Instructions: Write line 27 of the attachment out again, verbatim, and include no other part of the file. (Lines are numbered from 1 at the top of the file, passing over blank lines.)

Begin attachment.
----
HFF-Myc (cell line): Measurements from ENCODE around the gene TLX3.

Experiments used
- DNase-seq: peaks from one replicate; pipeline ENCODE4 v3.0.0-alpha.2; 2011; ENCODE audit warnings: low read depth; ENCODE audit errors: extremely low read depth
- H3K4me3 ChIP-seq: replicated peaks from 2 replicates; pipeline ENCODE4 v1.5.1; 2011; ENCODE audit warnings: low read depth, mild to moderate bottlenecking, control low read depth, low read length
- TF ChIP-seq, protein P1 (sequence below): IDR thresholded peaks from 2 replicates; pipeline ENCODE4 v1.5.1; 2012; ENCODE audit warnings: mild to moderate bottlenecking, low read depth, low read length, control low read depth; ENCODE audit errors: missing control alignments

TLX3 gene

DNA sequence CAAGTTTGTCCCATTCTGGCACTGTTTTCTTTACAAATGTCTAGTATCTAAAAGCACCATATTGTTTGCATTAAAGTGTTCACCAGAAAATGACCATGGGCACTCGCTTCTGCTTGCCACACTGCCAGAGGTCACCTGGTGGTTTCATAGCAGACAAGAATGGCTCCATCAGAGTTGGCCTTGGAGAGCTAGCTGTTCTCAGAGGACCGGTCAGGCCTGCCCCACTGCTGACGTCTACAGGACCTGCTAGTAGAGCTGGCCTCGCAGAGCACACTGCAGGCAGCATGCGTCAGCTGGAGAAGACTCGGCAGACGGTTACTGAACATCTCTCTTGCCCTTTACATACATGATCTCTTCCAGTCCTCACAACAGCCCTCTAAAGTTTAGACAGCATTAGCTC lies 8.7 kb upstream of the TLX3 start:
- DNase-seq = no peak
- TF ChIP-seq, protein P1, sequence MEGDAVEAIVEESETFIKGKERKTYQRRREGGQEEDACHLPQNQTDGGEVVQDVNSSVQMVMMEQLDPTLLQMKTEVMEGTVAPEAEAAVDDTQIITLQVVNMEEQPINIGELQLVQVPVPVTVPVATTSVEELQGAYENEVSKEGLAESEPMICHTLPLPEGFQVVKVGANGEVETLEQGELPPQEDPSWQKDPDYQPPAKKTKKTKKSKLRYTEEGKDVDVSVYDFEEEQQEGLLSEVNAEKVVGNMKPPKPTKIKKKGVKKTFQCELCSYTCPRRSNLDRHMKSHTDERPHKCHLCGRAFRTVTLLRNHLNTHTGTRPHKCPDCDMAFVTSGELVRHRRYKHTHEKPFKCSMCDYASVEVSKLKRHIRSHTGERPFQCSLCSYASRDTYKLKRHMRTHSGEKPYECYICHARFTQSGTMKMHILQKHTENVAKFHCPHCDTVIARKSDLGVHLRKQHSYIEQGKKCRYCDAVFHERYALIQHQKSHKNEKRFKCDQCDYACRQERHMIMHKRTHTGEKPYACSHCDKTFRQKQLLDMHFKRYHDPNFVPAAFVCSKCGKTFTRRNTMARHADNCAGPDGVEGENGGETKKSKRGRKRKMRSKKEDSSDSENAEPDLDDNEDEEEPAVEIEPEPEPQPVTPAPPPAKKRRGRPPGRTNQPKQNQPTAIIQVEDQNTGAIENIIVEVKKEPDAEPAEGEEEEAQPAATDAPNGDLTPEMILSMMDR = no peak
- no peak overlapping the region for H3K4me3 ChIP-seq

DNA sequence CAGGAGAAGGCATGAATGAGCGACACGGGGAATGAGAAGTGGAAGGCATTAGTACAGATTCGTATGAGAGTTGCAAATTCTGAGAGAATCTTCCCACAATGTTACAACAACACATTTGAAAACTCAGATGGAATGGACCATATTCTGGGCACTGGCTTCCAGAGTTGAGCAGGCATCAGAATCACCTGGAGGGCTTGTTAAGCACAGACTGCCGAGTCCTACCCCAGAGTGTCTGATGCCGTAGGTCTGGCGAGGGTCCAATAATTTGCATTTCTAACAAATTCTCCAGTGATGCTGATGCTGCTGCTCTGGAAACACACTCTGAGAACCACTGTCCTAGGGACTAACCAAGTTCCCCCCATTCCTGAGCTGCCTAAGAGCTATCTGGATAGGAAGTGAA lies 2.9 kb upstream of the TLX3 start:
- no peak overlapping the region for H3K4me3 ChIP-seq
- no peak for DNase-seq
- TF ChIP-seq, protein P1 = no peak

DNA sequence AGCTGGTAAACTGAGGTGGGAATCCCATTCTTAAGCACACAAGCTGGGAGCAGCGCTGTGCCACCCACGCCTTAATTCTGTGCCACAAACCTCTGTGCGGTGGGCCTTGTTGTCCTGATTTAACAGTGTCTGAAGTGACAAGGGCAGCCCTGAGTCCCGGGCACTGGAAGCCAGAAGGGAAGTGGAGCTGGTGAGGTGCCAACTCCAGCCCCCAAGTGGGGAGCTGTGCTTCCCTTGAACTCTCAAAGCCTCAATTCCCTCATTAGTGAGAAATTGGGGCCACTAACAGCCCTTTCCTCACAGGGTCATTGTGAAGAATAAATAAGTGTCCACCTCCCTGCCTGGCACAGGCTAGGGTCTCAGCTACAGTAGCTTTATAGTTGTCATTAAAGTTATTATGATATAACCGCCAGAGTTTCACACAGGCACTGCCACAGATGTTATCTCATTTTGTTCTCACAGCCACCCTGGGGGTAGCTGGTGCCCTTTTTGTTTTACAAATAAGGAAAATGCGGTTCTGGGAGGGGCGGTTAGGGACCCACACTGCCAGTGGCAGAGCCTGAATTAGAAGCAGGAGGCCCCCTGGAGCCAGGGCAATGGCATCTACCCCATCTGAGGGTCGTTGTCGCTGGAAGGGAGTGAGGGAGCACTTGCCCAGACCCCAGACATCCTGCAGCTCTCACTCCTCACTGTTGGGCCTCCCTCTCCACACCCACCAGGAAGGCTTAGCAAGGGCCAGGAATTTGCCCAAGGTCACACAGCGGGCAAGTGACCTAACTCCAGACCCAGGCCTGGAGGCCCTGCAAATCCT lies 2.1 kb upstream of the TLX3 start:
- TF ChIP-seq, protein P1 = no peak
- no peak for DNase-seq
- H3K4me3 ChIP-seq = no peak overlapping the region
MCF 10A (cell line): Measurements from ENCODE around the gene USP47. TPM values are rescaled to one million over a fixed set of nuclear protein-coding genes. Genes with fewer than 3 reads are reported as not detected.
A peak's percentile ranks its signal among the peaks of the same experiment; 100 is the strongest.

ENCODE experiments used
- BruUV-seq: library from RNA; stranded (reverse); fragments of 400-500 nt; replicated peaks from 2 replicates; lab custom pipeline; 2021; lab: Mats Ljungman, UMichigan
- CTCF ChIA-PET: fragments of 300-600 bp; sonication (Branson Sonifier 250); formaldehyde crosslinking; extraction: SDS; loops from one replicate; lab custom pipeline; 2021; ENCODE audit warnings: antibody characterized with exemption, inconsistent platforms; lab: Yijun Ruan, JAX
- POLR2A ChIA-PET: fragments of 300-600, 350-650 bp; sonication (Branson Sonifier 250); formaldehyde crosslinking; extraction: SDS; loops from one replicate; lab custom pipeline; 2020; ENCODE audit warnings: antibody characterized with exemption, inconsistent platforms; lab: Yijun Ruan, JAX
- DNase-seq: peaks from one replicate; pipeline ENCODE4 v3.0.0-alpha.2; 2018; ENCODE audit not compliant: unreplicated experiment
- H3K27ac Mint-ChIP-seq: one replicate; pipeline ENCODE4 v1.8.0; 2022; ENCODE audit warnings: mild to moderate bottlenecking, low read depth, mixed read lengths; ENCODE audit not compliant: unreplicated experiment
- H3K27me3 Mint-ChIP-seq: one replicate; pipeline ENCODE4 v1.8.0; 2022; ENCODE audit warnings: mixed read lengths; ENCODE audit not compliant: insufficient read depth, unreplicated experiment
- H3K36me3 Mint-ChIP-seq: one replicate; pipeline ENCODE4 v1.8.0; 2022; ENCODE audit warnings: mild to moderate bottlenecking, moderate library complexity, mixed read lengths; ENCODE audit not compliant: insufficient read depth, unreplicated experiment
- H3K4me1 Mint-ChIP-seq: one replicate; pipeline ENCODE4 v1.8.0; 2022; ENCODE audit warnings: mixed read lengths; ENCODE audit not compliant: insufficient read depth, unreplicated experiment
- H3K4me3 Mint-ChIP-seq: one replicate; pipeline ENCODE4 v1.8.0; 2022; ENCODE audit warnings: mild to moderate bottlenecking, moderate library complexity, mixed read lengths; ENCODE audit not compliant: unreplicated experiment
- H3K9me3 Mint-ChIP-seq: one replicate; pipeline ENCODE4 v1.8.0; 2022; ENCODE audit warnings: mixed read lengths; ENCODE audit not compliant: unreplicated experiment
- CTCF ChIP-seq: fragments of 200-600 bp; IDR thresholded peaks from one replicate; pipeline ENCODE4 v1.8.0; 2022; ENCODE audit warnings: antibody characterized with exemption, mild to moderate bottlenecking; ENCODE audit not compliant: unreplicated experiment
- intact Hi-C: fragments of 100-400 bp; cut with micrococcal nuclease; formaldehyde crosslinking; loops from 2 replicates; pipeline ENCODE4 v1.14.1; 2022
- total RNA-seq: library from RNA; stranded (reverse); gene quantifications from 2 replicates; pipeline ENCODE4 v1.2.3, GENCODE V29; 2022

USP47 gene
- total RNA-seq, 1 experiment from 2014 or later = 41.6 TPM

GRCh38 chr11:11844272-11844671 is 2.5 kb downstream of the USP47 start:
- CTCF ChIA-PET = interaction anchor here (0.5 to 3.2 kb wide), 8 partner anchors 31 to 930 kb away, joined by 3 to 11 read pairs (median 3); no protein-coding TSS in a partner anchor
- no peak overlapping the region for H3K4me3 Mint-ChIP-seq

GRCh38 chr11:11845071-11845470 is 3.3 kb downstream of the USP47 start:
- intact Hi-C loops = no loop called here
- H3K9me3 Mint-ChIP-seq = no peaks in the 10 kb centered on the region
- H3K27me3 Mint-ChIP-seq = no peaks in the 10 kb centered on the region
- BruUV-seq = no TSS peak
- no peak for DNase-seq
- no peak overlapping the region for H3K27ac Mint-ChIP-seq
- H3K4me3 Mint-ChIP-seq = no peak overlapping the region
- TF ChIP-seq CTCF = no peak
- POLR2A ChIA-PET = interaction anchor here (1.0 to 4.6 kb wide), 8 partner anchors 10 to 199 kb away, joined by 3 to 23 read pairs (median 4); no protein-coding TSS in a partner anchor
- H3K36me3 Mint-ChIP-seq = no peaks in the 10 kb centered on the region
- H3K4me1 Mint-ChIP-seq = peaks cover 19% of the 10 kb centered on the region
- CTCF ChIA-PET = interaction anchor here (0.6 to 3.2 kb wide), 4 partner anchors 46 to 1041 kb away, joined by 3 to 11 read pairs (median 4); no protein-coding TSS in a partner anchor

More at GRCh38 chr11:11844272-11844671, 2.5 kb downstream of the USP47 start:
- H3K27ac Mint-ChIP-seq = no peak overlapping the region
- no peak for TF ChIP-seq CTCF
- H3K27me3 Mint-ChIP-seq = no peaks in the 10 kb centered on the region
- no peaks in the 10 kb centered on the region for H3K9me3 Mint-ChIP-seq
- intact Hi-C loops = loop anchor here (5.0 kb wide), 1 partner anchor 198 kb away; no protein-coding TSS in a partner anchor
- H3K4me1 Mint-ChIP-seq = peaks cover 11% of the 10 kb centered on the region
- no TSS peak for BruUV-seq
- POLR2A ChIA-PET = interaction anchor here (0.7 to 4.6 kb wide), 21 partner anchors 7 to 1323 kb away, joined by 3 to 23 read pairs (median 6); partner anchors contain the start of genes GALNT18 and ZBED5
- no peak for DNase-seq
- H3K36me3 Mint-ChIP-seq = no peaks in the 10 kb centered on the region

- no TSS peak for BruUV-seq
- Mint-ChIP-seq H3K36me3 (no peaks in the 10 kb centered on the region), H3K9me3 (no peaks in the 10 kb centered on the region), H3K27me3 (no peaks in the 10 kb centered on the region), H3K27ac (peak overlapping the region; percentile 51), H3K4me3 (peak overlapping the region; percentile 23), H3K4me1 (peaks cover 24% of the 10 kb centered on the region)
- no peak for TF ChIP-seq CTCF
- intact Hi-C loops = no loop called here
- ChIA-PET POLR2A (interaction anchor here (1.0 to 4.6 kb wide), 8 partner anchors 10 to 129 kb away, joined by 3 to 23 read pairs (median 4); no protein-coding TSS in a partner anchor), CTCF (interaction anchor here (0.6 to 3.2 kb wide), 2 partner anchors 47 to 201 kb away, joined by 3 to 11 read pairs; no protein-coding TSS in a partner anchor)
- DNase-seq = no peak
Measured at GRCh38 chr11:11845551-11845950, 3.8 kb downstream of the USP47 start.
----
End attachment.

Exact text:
- H3K27me3 Mint-ChIP-seq: one replicate; pipeline ENCODE4 v1.8.0; 2022; ENCODE audit warnings: mixed read lengths; ENCODE audit not compliant: insufficient read depth, unreplicated experiment